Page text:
II.
PRACTICES GIVING RISE TO THE ALLEGED VIOLATION

Defendant Delta is an Arizona corporation with its principal place of business in Phoenix, Arizona. The majority of the Board of Directors of Delta is made up of dentists. Delta contracts with businesses, government agencies, and other organizations to provide pre-paid dental care coverage to their employees. Delta contracts directly with dentists or groups of dentists to provide dental services to patients who are members of these covered groups. Delta compensates its participating provider dentists for their services on the basis of a fee for service determined by Delta in part using fee schedules submitted by each dentist.

Approximately 85 percent of the dentists in the state of Arizona have provider contracts with Delta. For most of these dentists, payments received from Delta for treating Delta member patients are a significant part of their income. Most of these dentists are in independent, private practice and actually or potentially compete with other participating Delta dentists to provide dental services to both Delta and non-Delta patients.

Defendant Delta's participating dentist agreements and confidential fee listings with dentists participating in its dental plan each contain what is called a "most favored nation" clause ("MFN"). These clauses on their face require that each dentist charge Delta the lowest price that dentist charges any patient or competing dental care plan. If dentists wish to reduce their fees for dental services to any other plan or patient, the MFN reguires them to also reduce their fees to Delta to the same level. For the reasons described below, however, the actual effect of the MFN clauses has been to require participating Delta dentists to charge other dental plans and non-Delta patients fees that are as high as or higher than the fees the dentists charge to Delta.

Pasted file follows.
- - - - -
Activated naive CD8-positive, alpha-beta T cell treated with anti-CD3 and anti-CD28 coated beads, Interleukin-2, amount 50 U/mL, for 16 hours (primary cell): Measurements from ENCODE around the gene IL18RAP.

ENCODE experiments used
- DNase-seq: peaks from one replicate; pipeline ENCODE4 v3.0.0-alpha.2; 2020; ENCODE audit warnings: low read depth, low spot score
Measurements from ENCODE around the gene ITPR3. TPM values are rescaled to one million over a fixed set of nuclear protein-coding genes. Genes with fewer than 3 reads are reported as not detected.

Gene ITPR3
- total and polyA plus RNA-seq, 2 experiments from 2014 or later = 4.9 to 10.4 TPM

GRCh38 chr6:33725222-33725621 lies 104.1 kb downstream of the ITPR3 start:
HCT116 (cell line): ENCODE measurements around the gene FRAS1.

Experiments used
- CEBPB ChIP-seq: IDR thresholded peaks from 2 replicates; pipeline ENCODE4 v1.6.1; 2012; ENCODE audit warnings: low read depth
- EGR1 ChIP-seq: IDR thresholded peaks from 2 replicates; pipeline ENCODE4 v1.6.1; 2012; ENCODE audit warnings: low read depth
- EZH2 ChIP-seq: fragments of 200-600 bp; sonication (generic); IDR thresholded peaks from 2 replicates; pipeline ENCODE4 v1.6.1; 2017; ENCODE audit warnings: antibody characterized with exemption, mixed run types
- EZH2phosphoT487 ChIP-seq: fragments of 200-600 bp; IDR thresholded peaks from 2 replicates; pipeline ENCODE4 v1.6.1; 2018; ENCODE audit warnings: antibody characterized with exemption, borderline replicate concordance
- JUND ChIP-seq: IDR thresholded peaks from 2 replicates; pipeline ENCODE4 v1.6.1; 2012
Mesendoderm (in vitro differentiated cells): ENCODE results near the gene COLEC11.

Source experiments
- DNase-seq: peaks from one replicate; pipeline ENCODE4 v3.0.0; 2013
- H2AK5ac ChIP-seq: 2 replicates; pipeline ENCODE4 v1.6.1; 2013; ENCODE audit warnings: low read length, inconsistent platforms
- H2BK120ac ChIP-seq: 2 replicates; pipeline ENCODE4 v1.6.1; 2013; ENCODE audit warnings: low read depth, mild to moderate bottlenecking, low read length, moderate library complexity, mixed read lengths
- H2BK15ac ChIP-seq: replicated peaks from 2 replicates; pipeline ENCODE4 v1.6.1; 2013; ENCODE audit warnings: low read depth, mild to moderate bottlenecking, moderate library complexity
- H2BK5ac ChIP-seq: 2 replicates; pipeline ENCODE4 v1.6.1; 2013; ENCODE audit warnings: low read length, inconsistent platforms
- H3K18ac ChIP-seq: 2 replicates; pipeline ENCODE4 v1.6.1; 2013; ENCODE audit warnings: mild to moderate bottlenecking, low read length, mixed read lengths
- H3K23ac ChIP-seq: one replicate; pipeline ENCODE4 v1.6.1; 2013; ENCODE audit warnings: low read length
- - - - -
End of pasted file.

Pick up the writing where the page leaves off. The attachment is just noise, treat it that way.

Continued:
Count One of the Complaint alleges that, beginning at a time unknown to the Plaintiffs and continuing through at least July 1994, Delta and its co-conspirators agreed, combined and conspired to unreasonably restrain or eliminate the discounting of fees for dental services to competing dental plans or to other consumers of dental services, in violation of Section 1 of the Sherman Act. The Complaint alleges that, for the purpose and with the effect of forming and carrying out this conspiracy, Delta and its co-conspirators agreed to adopt and enforce an MFN in Delta's participating dentist agreements and confidential fee listings with participating dentists for the purpose of restraining or eliminating discount fees for dental services and restricting the ability of dentists to discount their fees, then enforced the MFN, and coerced dentists into dropping out of discount dental plans that were attempting to compete with Delta.